Facebook coughs up information on Goldman deal

A press release issued by the company confirms what everybody else already knew: that it's raised $1.5 billion primarily from investment bank Goldman Sachs, which has opened up the round to its wealthy overseas clients.

Facebook's recent investment round, led by investment bank Goldman Sachs, has been one of the most-talked-about news events that the social network has gotten itself involved in--and arguably the one about which it's been the most secretive. This afternoon, Facebook broke the silence by issuing a press release in which it confirmed, finally, that it has raised $1.5 billion ($1 billion from Goldman Sachs and $500 million in a round that also includes existing investor Digital Sky Technologies) at a $50 billion valuation.

"DST and Goldman Sachs approached Facebook to express their interest in making an investment, and Facebook decided it was an attractive opportunity to bolster its cash reserves and increase its financial flexibility with limited dilution to existing shareholders," the press release explained, adding that the $1 billion came in the form of an oversubscribed offering to Goldman's overseas clients. That confirms two reports: one, that demand for Facebook stock was unexpectedly high; and two, that U.S.-based Goldman clients could not participate in the offering because of a conflict with securities laws.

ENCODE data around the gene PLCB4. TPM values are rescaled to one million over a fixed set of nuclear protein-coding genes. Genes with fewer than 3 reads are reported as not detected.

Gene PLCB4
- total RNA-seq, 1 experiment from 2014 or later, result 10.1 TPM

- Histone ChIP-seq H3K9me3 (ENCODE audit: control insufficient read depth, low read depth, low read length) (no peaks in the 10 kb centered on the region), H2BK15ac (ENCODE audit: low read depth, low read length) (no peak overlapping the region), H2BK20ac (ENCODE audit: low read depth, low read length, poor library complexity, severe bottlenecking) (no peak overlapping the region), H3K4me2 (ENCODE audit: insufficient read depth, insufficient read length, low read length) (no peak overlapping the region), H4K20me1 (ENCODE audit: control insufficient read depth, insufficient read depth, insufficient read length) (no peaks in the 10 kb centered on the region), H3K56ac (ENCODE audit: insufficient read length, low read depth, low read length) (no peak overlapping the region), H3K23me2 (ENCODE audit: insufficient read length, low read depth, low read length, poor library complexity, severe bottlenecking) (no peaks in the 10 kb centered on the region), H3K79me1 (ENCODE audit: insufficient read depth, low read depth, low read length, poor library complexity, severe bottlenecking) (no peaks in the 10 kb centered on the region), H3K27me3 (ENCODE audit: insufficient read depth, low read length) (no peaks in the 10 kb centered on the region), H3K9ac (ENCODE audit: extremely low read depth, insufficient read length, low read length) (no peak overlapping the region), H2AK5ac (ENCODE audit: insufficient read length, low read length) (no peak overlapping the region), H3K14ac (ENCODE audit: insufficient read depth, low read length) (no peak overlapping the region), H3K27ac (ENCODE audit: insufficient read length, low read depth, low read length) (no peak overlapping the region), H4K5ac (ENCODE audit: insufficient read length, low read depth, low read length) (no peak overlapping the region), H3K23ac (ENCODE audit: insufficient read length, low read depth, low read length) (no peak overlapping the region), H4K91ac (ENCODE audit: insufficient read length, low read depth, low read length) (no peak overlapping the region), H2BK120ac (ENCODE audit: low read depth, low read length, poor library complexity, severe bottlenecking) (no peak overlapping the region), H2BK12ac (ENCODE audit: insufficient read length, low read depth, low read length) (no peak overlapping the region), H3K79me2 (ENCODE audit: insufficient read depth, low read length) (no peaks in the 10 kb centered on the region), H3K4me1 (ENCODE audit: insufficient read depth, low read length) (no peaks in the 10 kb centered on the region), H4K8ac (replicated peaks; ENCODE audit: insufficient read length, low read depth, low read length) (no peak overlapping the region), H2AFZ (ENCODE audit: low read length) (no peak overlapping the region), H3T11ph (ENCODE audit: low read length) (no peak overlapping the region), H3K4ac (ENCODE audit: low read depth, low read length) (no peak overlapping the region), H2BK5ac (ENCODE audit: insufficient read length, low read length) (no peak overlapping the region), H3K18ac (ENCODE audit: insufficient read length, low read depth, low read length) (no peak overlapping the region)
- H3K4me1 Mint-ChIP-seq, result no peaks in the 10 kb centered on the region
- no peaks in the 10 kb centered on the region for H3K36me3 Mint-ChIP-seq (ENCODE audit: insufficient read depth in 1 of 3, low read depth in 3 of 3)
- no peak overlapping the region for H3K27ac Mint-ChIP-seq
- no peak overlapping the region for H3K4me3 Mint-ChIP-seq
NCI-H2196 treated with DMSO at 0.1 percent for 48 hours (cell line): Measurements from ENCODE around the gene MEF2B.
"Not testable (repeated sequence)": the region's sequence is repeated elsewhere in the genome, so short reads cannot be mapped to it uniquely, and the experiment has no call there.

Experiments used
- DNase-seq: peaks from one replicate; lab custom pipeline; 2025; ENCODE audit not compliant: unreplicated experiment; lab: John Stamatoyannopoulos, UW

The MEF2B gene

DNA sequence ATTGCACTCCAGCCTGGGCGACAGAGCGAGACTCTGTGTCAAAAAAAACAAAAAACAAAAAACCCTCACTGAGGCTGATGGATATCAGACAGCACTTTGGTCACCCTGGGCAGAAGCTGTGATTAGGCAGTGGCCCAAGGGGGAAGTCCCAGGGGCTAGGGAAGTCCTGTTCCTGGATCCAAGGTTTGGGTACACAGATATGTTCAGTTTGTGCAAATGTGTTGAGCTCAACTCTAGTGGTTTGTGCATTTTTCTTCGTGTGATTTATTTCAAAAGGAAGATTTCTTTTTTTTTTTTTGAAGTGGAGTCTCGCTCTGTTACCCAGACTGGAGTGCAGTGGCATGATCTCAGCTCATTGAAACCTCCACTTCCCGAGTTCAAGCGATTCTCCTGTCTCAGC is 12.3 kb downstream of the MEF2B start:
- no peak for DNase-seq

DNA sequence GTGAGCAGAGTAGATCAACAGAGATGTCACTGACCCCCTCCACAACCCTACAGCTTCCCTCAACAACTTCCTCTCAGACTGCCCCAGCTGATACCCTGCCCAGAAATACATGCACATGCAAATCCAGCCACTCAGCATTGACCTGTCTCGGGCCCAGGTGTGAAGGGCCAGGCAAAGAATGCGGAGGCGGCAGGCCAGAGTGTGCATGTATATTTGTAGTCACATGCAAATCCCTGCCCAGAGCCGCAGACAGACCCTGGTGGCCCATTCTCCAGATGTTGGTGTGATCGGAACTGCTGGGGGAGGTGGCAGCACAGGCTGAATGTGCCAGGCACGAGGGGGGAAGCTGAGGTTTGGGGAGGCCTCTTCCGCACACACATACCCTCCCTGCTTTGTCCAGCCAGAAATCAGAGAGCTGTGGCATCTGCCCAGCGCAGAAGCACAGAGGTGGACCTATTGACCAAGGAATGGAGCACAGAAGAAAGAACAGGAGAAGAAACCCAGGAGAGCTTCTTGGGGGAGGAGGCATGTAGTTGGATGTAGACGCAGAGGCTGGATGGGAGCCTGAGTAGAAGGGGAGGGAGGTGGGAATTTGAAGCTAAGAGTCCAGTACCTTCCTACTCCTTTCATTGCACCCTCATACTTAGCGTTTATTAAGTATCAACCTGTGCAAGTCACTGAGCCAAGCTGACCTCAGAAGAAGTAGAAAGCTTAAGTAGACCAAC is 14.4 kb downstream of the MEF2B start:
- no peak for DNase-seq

"There are no immediate plans for these funds," the press release continued. "Facebook will continue investing to build and expand its operations."

Even the issuing of a press release is rare for Facebook, which prefers to make announcements via posts on its company blog.

Facebook also acknowledged that because of this round, it expects to pass 500 individual shareholders this year and therefore will have to disclose its financials publicly--even if it remains a private company--by the end of April 2012.

About the author

Caroline McCarthy, a CNET News staff writer, is a downtown Manhattanite happily addicted to social-media tools and restaurant blogs. Her pre-CNET resume includes interning at an IT security firm and brewing cappuccinos.

 

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